Water: The debate between ownership and rights

  • Breaking
  • 20/07/2012

By Tova O’Brien

The 'O' word – ‘ownership’ – has been painted a dirty word by Crown lawyers at the final day of the Waitangi Tribunal hearing over Maori water rights.

Politicians and the media were blamed for using the term, but there seems to be no simple alternative.

The Crown says the term is an irrelevant distraction and the issue is about rights, not ownership.

“Their argument is semantic and I have to say the tribunal doesn't seem to be buying it,” says Green MP David Clendon.

But the tribunal has a tough job on its hands - the court operates between two languages and there's not always an easy translation for terms.

One of those terms is kaitiakitanga. Kaitiakitanga sits at the core of Maori rights – it is hard to define and different iwi have different ideas about exactly what it means.

“[It’s] to control, to care and protect, and that is the Maori version of ownership,” says Maanu Paul, the Maori Council co-chairman.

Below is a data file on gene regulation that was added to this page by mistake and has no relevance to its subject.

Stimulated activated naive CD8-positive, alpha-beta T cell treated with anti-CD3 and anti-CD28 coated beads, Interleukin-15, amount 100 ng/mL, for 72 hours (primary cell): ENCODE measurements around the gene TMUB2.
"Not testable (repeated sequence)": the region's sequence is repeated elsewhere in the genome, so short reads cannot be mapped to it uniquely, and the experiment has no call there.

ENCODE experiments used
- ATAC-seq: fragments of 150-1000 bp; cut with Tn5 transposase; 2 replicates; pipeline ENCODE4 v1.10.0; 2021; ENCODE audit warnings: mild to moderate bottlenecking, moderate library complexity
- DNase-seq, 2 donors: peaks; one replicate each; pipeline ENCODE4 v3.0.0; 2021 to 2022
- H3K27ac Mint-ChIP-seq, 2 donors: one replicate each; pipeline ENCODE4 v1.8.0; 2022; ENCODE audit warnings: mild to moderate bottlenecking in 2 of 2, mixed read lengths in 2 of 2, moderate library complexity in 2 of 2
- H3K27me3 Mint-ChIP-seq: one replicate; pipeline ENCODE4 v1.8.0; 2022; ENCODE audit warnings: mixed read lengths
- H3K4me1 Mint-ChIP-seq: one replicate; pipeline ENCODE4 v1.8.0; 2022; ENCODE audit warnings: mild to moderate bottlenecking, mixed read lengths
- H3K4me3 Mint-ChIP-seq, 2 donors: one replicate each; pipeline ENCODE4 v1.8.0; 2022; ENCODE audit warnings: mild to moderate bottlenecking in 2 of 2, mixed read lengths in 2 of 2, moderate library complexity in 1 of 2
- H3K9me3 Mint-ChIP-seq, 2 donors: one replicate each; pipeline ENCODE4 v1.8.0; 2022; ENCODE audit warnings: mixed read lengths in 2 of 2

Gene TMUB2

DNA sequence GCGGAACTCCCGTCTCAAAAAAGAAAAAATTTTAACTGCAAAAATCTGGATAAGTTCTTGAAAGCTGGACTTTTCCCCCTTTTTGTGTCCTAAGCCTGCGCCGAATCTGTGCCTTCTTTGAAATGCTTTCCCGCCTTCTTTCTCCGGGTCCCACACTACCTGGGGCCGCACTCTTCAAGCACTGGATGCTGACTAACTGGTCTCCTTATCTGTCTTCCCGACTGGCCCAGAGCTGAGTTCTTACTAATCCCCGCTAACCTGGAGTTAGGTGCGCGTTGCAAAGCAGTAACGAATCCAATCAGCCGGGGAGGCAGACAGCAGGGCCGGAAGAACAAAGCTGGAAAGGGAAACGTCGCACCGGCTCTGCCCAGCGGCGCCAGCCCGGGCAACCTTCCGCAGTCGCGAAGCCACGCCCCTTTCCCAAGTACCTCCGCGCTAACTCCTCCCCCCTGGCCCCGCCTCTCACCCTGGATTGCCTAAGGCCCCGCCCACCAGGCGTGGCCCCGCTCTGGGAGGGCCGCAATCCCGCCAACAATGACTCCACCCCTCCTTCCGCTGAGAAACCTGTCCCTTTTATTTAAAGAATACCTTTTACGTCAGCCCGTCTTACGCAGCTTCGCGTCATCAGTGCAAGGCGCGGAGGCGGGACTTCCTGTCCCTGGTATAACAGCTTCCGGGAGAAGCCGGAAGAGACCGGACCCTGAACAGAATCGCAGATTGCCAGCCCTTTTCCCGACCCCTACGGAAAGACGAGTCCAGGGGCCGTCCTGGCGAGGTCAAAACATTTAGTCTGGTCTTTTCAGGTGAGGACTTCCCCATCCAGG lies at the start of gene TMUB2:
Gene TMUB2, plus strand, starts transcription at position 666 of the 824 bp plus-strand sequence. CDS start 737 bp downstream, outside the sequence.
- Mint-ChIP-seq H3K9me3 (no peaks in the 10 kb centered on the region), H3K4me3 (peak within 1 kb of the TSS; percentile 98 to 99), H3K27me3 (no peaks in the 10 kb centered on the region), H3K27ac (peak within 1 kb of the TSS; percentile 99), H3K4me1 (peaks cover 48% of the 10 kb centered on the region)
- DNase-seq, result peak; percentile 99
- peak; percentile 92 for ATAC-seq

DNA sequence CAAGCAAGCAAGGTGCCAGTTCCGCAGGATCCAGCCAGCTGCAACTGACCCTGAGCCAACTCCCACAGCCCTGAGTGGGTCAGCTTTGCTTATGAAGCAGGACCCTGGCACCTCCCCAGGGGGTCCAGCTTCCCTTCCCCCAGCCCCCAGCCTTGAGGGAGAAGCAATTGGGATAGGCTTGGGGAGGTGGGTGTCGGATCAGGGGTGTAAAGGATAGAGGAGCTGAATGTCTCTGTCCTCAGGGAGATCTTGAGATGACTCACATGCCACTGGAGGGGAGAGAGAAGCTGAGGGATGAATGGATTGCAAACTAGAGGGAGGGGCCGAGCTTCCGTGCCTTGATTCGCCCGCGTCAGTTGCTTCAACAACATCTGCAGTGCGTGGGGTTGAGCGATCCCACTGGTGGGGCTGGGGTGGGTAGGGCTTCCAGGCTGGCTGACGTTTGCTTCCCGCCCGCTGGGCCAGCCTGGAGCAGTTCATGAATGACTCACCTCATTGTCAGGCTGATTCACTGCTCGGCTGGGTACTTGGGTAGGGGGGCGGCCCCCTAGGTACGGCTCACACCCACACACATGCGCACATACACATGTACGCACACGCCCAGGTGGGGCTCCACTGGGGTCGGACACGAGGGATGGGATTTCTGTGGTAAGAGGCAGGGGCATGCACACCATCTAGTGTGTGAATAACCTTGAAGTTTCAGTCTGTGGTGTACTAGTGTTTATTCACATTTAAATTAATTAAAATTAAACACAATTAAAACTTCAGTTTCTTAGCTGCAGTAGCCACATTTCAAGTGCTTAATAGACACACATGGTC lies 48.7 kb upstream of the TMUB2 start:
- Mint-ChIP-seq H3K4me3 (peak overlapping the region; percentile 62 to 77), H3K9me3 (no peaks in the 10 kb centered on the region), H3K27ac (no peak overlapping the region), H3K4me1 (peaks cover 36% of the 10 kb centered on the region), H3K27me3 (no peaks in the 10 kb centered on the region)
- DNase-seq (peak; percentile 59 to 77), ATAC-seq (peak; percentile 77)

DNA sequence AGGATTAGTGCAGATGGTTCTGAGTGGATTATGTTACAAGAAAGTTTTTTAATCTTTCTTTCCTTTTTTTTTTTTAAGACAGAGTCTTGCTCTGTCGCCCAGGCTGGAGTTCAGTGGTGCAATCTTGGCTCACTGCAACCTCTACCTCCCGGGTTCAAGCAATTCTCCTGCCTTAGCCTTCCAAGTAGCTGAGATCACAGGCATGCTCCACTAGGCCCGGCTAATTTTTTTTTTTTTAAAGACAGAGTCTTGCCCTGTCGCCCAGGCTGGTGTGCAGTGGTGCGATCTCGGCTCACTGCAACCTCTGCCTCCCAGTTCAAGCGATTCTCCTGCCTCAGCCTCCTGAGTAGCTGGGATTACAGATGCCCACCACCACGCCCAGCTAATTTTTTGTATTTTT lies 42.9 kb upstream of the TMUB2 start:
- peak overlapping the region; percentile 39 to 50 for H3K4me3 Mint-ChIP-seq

But arguably the person who has used the 'O' word the most over last two weeks is Prime Minister John Key.

“We just do not believe anyone owns water,” he has said.

By the end of the month we'll hear what the tribunal thinks.

“We'll just sit back, await their report now and go through the process of responding to that report in due course,” says Mr Key.

The Maori Council has called this hearing the "fast and furious" first phase of what could be a far longer, far more intensive process.

For now, though, it's just about stalling the sale of Mighty River, but if phase two does go ahead expect a full deconstruction of every point and argument raised over the last two weeks.

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source: newshub archive